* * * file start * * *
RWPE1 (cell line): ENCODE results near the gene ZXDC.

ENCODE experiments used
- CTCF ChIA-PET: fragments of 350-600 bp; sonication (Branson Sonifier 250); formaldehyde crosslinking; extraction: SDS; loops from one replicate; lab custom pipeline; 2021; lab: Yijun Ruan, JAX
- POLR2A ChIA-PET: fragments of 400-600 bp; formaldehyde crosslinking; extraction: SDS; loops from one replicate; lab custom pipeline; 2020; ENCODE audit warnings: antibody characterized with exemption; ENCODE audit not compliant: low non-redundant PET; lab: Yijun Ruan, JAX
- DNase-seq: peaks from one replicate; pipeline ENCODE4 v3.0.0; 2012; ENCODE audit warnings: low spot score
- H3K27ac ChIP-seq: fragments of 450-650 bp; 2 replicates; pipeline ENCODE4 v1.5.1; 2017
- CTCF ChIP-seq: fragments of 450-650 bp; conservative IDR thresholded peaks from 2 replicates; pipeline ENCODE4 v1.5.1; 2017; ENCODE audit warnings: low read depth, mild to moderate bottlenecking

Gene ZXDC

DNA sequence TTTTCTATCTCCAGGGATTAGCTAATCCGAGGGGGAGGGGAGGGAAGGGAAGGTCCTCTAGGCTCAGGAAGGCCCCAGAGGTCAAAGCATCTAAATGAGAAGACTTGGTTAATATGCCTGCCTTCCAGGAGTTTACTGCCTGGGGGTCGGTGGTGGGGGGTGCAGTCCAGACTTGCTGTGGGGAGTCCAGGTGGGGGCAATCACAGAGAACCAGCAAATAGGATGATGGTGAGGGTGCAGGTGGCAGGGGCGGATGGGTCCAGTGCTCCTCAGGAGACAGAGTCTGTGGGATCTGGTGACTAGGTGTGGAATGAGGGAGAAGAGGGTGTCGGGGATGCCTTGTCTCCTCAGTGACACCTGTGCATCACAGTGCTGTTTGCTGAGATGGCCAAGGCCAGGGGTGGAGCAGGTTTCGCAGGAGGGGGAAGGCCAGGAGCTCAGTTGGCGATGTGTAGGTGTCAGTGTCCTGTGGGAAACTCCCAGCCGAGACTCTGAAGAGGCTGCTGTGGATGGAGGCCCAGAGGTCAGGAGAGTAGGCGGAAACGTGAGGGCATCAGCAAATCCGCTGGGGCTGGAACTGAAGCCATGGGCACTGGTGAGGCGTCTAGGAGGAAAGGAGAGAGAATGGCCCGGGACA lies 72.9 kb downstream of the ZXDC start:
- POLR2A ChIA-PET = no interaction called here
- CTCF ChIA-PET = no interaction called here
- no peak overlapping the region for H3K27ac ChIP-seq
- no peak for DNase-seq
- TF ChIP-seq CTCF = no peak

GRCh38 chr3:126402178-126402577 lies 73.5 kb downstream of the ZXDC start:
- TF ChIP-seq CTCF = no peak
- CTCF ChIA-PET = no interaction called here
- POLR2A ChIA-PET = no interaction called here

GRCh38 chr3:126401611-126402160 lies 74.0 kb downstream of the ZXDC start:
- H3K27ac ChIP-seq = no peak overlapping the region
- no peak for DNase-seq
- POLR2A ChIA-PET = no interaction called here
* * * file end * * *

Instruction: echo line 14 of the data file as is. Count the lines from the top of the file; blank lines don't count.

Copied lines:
- TF ChIP-seq CTCF = no peak